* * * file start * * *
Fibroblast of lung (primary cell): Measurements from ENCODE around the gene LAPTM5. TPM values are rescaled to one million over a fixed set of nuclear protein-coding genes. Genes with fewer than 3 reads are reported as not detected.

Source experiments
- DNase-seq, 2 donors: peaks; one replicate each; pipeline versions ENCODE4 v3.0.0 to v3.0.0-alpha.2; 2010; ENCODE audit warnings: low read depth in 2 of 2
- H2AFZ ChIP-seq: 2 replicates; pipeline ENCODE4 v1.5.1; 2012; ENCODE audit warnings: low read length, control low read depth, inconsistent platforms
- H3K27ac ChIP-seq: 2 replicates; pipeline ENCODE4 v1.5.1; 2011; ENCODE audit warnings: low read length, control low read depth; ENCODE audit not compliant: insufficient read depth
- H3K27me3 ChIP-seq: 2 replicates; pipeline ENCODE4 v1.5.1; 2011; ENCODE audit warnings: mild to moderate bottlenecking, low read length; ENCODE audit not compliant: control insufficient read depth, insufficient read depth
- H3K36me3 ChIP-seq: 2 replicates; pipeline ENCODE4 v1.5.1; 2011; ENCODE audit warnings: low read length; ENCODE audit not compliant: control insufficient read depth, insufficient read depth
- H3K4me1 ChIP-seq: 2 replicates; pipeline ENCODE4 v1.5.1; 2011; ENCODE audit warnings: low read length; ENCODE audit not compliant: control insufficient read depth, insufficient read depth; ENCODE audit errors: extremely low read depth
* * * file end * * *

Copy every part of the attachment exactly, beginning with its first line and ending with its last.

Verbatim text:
Fibroblast of lung (primary cell): Measurements from ENCODE around the gene LAPTM5. TPM values are rescaled to one million over a fixed set of nuclear protein-coding genes. Genes with fewer than 3 reads are reported as not detected.

Source experiments
- DNase-seq, 2 donors: peaks; one replicate each; pipeline versions ENCODE4 v3.0.0 to v3.0.0-alpha.2; 2010; ENCODE audit warnings: low read depth in 2 of 2
- H2AFZ ChIP-seq: 2 replicates; pipeline ENCODE4 v1.5.1; 2012; ENCODE audit warnings: low read length, control low read depth, inconsistent platforms
- H3K27ac ChIP-seq: 2 replicates; pipeline ENCODE4 v1.5.1; 2011; ENCODE audit warnings: low read length, control low read depth; ENCODE audit not compliant: insufficient read depth
- H3K27me3 ChIP-seq: 2 replicates; pipeline ENCODE4 v1.5.1; 2011; ENCODE audit warnings: mild to moderate bottlenecking, low read length; ENCODE audit not compliant: control insufficient read depth, insufficient read depth
- H3K36me3 ChIP-seq: 2 replicates; pipeline ENCODE4 v1.5.1; 2011; ENCODE audit warnings: low read length; ENCODE audit not compliant: control insufficient read depth, insufficient read depth
- H3K4me1 ChIP-seq: 2 replicates; pipeline ENCODE4 v1.5.1; 2011; ENCODE audit warnings: low read length; ENCODE audit not compliant: control insufficient read depth, insufficient read depth; ENCODE audit errors: extremely low read depth